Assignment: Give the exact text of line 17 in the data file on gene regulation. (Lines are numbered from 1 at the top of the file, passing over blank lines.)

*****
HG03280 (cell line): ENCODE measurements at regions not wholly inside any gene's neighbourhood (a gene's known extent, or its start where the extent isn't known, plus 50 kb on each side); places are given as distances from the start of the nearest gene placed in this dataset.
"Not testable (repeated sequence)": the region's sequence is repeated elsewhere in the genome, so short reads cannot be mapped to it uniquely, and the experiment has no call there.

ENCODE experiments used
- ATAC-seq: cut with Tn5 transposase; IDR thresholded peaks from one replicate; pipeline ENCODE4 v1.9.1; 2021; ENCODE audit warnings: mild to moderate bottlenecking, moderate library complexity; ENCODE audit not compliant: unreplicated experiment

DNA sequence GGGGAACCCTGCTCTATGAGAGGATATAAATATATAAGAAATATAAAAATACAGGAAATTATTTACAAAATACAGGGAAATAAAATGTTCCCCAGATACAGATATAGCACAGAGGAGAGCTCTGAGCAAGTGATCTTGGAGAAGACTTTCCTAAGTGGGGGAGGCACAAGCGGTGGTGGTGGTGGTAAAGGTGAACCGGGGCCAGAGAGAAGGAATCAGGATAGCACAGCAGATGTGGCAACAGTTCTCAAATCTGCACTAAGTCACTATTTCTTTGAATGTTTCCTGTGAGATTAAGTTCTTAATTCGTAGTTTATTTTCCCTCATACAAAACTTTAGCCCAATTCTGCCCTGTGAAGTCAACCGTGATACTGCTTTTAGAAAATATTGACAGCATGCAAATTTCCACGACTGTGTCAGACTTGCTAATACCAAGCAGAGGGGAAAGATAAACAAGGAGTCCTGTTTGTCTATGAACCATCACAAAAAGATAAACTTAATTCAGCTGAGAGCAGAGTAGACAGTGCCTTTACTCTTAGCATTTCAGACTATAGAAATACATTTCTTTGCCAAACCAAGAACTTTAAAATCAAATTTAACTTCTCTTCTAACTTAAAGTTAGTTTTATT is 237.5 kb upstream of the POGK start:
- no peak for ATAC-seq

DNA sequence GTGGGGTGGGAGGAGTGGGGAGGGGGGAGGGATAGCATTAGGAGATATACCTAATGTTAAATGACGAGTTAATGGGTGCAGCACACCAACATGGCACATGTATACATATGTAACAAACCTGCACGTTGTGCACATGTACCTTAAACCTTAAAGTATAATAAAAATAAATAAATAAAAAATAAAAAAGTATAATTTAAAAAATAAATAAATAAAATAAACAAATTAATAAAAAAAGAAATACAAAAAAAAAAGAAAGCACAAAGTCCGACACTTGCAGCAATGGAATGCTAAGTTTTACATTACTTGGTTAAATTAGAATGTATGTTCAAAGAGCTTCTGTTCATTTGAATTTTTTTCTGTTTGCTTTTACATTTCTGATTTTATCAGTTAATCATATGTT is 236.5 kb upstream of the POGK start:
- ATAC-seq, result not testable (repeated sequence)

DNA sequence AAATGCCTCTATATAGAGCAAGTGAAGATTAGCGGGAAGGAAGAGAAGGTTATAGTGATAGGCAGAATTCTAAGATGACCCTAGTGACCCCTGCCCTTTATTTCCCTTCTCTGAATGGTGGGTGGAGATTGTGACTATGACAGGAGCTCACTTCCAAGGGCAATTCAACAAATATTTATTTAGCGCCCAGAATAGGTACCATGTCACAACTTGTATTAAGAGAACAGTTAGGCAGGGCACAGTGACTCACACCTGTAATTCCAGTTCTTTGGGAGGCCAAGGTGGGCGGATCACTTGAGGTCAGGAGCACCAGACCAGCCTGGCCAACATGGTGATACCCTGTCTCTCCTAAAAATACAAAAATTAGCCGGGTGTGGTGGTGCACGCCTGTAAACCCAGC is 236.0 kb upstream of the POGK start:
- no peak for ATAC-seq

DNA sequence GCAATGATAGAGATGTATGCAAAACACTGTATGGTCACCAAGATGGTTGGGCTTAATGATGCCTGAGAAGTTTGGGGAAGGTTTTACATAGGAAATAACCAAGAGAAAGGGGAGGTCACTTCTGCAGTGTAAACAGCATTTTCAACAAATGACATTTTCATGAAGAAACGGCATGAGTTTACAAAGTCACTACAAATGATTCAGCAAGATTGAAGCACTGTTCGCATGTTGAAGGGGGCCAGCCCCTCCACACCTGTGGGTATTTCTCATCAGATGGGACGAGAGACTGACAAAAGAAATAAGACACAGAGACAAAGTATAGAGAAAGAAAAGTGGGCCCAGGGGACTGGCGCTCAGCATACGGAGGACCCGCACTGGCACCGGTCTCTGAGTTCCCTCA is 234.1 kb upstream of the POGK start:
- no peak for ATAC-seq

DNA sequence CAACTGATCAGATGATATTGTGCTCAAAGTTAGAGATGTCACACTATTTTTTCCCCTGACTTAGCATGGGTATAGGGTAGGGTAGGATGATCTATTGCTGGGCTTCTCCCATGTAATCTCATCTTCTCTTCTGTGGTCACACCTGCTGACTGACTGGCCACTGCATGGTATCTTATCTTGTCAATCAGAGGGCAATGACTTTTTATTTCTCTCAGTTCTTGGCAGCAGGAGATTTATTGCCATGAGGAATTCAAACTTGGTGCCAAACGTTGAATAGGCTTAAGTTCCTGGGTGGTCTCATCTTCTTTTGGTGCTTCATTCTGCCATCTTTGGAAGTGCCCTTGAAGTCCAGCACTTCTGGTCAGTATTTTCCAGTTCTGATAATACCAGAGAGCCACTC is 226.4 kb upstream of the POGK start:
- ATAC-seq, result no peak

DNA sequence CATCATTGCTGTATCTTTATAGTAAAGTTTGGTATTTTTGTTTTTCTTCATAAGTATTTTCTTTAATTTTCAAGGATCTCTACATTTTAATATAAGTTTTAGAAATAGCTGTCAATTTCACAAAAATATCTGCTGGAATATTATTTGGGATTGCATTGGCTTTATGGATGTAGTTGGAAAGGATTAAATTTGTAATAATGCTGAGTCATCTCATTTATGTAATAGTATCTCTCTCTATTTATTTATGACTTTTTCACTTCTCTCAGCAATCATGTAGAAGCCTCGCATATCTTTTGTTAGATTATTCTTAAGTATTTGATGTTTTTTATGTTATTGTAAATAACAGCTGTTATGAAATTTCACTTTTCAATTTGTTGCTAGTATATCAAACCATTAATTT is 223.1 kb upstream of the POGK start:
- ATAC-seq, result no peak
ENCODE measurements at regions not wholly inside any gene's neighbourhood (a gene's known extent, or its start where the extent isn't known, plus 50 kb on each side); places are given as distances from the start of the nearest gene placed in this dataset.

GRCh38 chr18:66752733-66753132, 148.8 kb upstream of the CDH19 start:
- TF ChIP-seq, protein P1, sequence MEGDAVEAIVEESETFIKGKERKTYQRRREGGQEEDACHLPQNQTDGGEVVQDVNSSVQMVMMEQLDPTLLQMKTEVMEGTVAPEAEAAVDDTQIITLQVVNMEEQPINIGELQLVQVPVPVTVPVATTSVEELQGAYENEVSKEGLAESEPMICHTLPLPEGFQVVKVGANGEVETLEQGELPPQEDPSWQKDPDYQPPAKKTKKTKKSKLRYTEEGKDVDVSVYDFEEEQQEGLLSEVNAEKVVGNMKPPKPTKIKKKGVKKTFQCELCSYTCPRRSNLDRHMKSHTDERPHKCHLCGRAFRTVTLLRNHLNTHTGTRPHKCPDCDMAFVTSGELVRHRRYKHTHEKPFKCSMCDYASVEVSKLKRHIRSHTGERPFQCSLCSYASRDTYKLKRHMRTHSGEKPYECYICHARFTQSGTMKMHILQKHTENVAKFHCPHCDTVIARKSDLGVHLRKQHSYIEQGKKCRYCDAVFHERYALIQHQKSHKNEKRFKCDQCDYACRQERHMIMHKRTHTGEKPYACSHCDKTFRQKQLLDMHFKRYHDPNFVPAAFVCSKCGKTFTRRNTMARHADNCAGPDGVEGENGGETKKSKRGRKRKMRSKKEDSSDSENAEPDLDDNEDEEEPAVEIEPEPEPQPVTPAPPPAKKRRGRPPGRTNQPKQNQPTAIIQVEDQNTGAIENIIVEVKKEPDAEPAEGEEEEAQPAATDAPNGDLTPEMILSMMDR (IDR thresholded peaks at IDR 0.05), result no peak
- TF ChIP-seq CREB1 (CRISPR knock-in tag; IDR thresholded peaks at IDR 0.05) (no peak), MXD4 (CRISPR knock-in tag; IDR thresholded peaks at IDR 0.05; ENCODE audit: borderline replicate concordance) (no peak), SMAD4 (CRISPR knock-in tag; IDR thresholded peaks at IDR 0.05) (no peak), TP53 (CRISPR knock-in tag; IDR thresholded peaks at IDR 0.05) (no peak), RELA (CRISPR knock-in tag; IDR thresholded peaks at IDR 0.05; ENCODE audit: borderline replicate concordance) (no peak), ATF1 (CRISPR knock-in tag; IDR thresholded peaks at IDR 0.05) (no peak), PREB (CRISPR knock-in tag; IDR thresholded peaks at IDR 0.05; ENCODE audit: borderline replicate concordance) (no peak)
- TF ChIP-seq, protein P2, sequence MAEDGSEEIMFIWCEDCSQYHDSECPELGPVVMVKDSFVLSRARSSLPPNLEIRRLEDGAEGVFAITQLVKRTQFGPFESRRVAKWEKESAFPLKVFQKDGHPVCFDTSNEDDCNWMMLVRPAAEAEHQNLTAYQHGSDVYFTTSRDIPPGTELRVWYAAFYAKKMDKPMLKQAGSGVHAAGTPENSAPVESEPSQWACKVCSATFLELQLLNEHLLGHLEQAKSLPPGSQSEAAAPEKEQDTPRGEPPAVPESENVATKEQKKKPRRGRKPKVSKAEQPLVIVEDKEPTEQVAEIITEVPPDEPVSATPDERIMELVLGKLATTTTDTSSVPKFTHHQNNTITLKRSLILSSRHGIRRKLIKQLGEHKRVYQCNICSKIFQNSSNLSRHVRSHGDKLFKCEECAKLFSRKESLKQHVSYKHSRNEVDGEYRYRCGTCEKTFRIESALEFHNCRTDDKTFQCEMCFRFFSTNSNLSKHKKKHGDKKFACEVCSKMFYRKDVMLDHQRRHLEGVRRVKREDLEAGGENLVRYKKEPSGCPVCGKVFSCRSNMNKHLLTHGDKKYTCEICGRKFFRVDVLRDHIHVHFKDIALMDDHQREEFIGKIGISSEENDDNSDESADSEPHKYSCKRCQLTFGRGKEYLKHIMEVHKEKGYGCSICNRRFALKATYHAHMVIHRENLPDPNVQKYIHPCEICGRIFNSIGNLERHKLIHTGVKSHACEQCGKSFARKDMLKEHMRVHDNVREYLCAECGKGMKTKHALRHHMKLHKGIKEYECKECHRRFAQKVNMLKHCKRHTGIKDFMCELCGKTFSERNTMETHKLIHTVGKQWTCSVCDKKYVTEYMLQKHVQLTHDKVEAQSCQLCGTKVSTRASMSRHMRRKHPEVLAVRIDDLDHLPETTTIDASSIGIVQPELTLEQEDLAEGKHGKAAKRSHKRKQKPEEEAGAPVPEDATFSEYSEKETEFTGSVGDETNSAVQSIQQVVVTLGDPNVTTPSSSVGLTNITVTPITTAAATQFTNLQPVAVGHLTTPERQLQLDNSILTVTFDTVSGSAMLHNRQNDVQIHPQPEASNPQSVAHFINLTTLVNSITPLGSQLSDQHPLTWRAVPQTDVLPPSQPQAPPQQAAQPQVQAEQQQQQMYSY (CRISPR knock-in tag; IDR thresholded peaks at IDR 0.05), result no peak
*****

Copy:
ENCODE measurements at regions not wholly inside any gene's neighbourhood (a gene's known extent, or its start where the extent isn't known, plus 50 kb on each side); places are given as distances from the start of the nearest gene placed in this dataset.